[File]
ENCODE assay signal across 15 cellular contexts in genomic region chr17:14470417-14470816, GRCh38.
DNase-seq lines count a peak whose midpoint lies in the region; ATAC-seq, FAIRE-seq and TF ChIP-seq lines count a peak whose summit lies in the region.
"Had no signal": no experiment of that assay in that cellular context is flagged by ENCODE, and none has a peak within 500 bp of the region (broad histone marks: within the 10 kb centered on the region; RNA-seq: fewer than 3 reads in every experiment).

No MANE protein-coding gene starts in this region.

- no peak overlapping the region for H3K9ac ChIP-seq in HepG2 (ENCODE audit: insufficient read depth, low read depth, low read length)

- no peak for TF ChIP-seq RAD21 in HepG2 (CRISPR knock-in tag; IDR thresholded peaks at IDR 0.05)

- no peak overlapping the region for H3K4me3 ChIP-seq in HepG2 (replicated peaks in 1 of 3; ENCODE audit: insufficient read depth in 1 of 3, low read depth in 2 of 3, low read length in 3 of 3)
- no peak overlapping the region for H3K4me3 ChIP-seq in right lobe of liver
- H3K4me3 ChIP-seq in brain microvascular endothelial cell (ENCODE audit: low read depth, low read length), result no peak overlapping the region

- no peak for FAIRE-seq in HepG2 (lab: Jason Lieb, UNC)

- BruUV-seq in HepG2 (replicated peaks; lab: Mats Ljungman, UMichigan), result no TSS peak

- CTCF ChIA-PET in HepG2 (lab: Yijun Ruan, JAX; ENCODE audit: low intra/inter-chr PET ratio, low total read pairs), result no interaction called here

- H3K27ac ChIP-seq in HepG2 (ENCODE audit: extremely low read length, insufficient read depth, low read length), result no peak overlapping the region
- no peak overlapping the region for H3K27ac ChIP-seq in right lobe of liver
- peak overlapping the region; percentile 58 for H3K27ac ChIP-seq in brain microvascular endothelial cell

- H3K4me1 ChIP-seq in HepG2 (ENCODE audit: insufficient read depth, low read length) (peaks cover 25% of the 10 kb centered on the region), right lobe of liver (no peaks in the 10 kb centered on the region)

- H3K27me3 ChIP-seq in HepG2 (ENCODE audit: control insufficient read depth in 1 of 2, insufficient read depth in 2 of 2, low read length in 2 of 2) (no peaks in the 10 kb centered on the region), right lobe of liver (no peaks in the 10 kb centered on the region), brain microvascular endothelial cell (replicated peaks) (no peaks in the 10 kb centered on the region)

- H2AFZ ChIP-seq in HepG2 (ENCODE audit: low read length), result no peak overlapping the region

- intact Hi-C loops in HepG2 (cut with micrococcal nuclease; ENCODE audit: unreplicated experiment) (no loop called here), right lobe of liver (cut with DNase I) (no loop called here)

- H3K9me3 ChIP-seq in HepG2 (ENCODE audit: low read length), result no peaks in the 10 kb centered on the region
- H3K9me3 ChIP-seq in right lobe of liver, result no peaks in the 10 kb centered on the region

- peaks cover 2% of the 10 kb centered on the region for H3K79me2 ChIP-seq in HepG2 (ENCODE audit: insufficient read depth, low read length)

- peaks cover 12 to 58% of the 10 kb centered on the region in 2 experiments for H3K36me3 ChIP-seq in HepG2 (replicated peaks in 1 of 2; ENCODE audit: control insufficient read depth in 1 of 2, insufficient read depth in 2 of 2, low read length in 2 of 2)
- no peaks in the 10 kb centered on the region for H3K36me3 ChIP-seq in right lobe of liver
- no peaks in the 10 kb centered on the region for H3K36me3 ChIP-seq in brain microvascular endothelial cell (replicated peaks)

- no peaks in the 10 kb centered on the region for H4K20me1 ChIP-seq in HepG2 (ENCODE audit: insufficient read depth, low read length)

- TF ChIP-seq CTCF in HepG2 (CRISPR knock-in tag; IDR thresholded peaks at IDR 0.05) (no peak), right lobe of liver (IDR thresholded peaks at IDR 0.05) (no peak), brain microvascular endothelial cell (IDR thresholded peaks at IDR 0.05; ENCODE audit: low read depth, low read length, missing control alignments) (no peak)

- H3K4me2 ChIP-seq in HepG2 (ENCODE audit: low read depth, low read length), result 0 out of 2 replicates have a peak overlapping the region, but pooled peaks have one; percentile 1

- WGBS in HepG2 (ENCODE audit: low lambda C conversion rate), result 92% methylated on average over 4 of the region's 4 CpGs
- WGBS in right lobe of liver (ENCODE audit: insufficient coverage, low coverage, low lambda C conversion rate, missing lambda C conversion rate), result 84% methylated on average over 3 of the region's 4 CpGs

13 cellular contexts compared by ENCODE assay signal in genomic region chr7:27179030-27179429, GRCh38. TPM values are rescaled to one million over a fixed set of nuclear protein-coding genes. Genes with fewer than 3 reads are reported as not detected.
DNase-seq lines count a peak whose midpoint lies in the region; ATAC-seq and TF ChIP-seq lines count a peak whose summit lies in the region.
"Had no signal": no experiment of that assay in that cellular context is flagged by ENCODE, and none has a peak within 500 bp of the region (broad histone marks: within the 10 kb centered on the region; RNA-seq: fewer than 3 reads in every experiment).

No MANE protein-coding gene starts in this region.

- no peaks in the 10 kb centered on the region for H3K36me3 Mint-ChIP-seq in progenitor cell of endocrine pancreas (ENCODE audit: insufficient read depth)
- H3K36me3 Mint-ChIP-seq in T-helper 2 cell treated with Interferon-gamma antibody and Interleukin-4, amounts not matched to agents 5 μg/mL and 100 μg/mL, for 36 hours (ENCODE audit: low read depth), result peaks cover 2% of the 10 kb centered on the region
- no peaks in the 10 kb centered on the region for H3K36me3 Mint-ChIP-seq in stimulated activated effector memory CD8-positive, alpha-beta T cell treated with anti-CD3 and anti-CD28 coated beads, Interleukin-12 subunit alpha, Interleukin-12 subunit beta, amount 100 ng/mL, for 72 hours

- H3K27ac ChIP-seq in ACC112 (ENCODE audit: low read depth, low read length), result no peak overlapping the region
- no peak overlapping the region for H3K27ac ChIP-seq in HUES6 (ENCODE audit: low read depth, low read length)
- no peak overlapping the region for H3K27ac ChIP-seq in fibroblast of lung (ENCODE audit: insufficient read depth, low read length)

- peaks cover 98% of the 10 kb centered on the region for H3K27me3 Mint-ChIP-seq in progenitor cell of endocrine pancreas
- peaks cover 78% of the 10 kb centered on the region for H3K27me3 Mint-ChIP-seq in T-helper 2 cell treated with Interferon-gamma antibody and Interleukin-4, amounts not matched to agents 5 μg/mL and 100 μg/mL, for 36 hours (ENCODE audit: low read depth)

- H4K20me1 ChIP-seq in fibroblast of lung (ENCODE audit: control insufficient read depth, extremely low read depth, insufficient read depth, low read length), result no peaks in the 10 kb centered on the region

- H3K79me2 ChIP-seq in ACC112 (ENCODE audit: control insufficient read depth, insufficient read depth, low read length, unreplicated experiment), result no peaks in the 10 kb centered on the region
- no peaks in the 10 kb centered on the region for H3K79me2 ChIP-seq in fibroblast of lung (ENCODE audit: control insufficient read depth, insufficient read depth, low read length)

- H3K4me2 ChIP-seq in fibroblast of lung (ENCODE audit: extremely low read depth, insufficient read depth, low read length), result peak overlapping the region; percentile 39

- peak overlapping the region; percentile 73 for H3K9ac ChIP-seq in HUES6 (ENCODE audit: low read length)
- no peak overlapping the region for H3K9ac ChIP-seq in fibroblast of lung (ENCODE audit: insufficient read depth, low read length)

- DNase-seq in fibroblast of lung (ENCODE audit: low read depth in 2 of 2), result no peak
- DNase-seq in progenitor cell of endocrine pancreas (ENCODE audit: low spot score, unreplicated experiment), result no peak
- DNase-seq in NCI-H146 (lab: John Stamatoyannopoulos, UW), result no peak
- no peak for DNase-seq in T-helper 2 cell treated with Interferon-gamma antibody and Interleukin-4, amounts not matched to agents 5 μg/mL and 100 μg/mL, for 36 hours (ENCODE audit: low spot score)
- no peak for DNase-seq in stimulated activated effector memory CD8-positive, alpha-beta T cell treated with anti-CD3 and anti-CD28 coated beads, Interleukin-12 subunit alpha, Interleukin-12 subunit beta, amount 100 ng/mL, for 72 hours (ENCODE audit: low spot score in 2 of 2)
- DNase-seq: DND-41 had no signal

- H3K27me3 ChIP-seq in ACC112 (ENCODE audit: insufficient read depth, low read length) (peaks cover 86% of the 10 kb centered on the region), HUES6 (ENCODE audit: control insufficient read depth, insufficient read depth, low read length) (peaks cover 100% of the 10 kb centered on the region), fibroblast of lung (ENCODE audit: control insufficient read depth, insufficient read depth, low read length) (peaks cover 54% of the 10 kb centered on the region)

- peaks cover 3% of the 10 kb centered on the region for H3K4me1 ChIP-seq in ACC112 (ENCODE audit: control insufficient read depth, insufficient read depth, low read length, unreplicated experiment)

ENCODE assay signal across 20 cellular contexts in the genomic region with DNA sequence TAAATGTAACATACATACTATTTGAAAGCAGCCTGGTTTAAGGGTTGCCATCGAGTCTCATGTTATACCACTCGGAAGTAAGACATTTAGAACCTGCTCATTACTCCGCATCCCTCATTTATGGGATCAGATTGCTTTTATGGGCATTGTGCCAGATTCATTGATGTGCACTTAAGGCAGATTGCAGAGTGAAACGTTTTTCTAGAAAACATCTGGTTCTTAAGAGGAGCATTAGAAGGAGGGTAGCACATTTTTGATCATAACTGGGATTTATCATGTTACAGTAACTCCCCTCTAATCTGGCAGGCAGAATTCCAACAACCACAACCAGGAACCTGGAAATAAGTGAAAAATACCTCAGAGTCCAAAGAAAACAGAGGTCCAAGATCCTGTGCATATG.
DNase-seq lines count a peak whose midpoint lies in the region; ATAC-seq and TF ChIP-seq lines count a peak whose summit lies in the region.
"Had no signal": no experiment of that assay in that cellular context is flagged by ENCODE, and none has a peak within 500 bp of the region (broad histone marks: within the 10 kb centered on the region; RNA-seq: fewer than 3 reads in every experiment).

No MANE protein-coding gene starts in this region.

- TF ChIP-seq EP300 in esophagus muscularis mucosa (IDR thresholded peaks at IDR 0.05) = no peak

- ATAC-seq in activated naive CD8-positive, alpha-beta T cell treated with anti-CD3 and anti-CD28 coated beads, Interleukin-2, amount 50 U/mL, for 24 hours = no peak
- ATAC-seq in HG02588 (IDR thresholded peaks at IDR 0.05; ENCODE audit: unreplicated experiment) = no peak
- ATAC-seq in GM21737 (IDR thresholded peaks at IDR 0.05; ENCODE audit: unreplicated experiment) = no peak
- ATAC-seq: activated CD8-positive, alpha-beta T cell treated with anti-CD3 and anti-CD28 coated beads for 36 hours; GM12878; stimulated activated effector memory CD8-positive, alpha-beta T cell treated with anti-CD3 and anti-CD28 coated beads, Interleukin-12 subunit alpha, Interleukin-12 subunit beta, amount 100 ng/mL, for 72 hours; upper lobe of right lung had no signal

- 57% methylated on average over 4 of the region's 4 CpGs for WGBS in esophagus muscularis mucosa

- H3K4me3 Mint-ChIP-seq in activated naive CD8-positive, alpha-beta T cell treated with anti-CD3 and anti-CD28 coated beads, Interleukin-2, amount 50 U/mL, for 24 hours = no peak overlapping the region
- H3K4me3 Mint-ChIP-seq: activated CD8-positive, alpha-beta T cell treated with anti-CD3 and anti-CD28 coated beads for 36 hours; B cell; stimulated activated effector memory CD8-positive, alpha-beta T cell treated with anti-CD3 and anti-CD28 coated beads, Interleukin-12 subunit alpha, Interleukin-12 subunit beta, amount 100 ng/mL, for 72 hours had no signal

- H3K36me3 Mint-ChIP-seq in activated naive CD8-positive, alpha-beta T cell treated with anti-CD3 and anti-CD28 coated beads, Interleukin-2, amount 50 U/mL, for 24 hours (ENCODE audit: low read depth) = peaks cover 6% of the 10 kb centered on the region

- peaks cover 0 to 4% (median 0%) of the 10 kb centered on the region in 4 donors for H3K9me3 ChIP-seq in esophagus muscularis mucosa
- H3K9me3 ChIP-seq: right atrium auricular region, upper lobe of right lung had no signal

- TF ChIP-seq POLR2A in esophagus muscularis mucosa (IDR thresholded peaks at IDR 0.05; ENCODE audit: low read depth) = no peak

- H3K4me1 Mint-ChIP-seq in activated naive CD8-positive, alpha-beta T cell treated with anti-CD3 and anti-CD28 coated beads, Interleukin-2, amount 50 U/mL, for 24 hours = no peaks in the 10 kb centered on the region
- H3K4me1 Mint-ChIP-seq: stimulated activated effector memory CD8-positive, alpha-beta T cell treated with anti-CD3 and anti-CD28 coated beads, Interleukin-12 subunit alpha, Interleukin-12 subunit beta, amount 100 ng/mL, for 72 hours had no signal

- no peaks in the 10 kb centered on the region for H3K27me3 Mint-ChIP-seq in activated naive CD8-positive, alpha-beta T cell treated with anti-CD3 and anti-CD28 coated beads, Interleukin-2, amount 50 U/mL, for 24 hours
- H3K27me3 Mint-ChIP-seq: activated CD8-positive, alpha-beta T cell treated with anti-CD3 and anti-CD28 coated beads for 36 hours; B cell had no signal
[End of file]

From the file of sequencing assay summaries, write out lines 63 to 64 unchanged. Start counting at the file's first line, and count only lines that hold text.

- ATAC-seq in HG02588 (IDR thresholded peaks at IDR 0.05; ENCODE audit: unreplicated experiment) = no peak
- ATAC-seq in GM21737 (IDR thresholded peaks at IDR 0.05; ENCODE audit: unreplicated experiment) = no peak